|A defence lawyer said anti-government rants amounted to a 'God-given right to blow off steam' [Hutaree.com]
A federal judge in Michigan has thrown out most of a high profile case against a US Christian-based militia group, saying prosecutors failed to prove that members of the Hutaree were doing more than talking about their hatred of the government.
The seven defendants were accused of plotting to kill law enforcement officers as a way to incite a wider rebellion against the US government, but defence lawyers argued that their conversations were protected by free speech rights and were never put into action.
Judge Victoria Roberts granted the defence's motion to acquit the members on Tuesday, saying that while she was "aware that protected speech and mere words can be sufficient to show a conspiracy ... they do not rise to that level" in the case at hand.
The move is a rare occurence - judges do not normally acquit defendants during jury trials - and a major setback for the government, which has made it a priority to investigate such types of organisations.
David Stone, the leader of the militia, was secretly recorded by an agent from the Federal Bureau of Investigation (FBI) saying he was willing to kill police officers and their families, and that he considered them part of an authoritarian global "brotherhood" that included federal law enforcers and UN troops.
The Hutaree conducted armed training exercises in the Michigan woods, but defence lawyers argued that the group was more of a "social club" whose leader was "exercising his God-given right to blow off steam".
In her ruling, Roberts dismissed the most serious charges, conspiring to commit sedition and conspiring to use weapons of mass destruction, which could have carried life prison sentences.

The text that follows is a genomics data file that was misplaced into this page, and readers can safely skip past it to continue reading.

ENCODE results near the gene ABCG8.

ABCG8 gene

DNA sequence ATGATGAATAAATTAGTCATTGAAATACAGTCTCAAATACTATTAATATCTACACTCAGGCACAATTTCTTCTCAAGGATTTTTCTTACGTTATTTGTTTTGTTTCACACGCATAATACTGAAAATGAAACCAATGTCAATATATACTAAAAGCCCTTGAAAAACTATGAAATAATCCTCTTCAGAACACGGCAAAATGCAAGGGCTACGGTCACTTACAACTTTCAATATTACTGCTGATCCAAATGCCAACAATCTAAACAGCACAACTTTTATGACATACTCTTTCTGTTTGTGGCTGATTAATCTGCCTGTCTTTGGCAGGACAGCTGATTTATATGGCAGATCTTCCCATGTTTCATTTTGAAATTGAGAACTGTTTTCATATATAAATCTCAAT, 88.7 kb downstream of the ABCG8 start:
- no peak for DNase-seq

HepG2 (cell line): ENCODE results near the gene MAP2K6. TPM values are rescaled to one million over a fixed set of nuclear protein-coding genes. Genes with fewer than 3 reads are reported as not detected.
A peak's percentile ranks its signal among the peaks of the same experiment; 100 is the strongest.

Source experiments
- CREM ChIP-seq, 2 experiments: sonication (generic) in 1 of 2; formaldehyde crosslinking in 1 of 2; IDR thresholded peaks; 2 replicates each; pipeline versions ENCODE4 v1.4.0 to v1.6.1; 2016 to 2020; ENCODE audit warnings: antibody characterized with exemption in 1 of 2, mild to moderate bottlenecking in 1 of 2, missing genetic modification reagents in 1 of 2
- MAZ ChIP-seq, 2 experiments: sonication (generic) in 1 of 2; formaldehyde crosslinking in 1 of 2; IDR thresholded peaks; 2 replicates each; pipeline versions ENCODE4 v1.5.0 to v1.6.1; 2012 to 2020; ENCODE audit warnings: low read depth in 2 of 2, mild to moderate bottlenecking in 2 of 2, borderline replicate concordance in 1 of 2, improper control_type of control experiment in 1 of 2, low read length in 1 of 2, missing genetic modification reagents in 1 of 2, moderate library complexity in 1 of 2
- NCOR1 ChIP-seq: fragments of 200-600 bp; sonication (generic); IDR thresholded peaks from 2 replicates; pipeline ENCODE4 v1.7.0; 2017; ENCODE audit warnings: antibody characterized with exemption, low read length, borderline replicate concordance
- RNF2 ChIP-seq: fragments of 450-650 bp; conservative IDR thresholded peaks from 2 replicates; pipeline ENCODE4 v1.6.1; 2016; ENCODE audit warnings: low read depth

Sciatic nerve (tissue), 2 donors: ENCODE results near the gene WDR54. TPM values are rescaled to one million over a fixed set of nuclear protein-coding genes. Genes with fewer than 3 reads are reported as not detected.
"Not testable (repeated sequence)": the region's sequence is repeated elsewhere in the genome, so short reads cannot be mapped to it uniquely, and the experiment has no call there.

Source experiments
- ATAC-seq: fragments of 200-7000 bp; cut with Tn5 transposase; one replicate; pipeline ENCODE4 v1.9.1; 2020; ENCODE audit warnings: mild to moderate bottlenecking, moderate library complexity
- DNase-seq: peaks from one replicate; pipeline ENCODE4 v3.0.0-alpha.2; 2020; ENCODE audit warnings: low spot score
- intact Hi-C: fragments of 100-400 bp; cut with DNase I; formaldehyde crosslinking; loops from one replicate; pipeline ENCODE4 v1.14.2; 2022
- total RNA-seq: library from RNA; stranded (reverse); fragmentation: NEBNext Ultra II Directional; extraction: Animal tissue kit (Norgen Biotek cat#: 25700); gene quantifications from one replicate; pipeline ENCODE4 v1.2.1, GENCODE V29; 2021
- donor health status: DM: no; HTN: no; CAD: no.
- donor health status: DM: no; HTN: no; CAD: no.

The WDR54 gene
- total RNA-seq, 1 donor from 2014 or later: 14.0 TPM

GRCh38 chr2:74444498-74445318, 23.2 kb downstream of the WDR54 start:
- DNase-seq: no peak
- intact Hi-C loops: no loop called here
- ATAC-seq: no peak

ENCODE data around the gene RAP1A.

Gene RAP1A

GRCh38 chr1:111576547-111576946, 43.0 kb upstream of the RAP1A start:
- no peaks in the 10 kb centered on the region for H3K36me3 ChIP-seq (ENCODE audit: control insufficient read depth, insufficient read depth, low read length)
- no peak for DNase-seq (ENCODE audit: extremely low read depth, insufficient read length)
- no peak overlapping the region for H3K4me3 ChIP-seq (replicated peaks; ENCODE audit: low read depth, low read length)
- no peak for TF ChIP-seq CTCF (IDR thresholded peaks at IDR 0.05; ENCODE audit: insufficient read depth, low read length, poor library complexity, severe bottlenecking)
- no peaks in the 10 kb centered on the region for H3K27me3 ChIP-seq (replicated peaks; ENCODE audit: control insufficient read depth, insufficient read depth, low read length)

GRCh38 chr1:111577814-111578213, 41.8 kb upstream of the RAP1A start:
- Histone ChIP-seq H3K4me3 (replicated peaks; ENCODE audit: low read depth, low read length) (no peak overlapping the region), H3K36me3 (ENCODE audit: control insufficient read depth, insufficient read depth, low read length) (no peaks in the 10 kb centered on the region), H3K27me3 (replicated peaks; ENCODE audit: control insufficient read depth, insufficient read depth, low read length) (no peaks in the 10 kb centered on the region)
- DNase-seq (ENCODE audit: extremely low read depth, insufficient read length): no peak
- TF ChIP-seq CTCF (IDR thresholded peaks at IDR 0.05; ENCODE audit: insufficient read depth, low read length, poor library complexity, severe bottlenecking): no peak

Other weapons charges tied to the conspiracies were also dismissed, but Stone and his son Joshua will still face comparatively minor gun charges.
Both have been imprisoned since their arrest in 2010, when Attorney General Eric Holder called the Hutaree a "dangerous group".
The jury trial, which began on February 13, resumes on Thursday.
'Vile and often hateful'
"The judge had a lot of guts,'" defence lawyer William Swor said. "It would have been very easy to say, 'The heck with it,' and hand it off to the jury. But the fact is she looked at the evidence, and she looked at it very carefully."
A judge dismissing charges in a jury trial happens "only a few times a year throughout the country," said Paul Henning, law professor at Wayne State University in Detroit, and a former federal prosecutor, who has been watching the case closely.
Legal precedent makes it very unlikely that the government, which did not comment on Roberts' ruling, will appeal the decision. Previous judicial acquittals have been treated the same way as jury acquittals, which cannot be appealed.
Roberts described Stone's views as "vile and often hateful" but said that "his diatribes evince nothing more than his own hatred for - perhaps even desire to fight or kill - law enforcement; this is not the same as seditious conspiracy".
In addition to Stone and his son Joshua, those acquitted included Stone's wife Tina Mae Stone, another son David Brian Stone Junior, Michael Meeks, Thomas Piatek and Kristopher Sickles.
"It's a good day for the first and second amendments," said Michael Rataj, who represented Tina Stone, referring to amendments to the constitution granting free speech and the right to keep and bear arms.
Meeks and Piatek had also been behind bars, but were released on Tuesday after the ruling, defense lawyers said.
The remaining three defendants had already been released.
In her ruling, Judge Roberts chided the prosecution for saying at hearings in 2010 that they would prove "specific acts of violence" by the group but then failing to do so.
The seven were among nine people arrested in raids in Michigan, Ohio and Indiana that began March 27, 2010.
The trial against the Hutaree was the latest in a series of prosecutions aimed at what the government sees as a growing threat of violence from homegrown anti-government groups.
In early February, the FBI warned that such groups posed an increasing threat to law enforcement.
As of late 2011, there were about 250 active militia groups in the US, according to the Anti-Defamation League.